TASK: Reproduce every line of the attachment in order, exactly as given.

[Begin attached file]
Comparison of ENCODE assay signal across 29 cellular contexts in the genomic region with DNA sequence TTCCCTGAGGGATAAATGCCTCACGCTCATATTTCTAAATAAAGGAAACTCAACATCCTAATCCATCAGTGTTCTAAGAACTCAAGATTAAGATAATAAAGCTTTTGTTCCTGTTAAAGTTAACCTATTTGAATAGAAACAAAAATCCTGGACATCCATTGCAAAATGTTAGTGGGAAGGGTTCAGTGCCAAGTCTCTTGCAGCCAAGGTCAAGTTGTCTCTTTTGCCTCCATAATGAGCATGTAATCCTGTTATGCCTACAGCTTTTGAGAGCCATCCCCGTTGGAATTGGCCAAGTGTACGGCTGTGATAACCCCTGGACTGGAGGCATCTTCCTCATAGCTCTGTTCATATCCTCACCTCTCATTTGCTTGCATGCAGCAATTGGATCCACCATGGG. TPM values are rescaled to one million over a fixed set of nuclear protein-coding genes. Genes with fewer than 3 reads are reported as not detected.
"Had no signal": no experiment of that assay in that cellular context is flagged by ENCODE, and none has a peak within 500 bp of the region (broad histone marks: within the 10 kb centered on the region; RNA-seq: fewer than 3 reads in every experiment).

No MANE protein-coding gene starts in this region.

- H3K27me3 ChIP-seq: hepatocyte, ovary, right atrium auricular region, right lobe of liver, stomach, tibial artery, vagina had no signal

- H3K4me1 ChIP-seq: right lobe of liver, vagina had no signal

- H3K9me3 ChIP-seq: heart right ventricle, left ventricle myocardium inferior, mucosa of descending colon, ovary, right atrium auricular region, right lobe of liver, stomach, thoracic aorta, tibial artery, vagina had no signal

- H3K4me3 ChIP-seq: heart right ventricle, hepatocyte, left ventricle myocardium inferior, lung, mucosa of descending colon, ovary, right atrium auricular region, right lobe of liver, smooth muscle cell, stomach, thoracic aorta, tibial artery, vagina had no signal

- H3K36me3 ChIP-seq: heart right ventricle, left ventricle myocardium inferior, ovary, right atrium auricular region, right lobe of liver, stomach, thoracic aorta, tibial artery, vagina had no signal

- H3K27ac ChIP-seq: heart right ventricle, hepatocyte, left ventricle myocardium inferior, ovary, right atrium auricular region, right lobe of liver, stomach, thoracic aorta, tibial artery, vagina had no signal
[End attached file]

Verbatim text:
Comparison of ENCODE assay signal across 29 cellular contexts in the genomic region with DNA sequence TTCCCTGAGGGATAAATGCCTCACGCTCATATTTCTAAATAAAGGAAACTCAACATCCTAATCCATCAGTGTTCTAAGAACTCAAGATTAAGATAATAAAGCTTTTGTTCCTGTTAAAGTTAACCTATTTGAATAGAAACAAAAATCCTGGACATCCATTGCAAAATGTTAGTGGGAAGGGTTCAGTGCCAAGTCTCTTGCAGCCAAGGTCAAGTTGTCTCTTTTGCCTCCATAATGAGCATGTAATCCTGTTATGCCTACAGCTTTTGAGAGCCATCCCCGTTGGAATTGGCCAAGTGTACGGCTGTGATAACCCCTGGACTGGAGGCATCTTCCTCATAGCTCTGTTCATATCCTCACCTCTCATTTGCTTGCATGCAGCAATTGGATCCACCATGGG. TPM values are rescaled to one million over a fixed set of nuclear protein-coding genes. Genes with fewer than 3 reads are reported as not detected.
"Had no signal": no experiment of that assay in that cellular context is flagged by ENCODE, and none has a peak within 500 bp of the region (broad histone marks: within the 10 kb centered on the region; RNA-seq: fewer than 3 reads in every experiment).

No MANE protein-coding gene starts in this region.

- H3K27me3 ChIP-seq: hepatocyte, ovary, right atrium auricular region, right lobe of liver, stomach, tibial artery, vagina had no signal

- H3K4me1 ChIP-seq: right lobe of liver, vagina had no signal

- H3K9me3 ChIP-seq: heart right ventricle, left ventricle myocardium inferior, mucosa of descending colon, ovary, right atrium auricular region, right lobe of liver, stomach, thoracic aorta, tibial artery, vagina had no signal

- H3K4me3 ChIP-seq: heart right ventricle, hepatocyte, left ventricle myocardium inferior, lung, mucosa of descending colon, ovary, right atrium auricular region, right lobe of liver, smooth muscle cell, stomach, thoracic aorta, tibial artery, vagina had no signal

- H3K36me3 ChIP-seq: heart right ventricle, left ventricle myocardium inferior, ovary, right atrium auricular region, right lobe of liver, stomach, thoracic aorta, tibial artery, vagina had no signal

- H3K27ac ChIP-seq: heart right ventricle, hepatocyte, left ventricle myocardium inferior, ovary, right atrium auricular region, right lobe of liver, stomach, thoracic aorta, tibial artery, vagina had no signal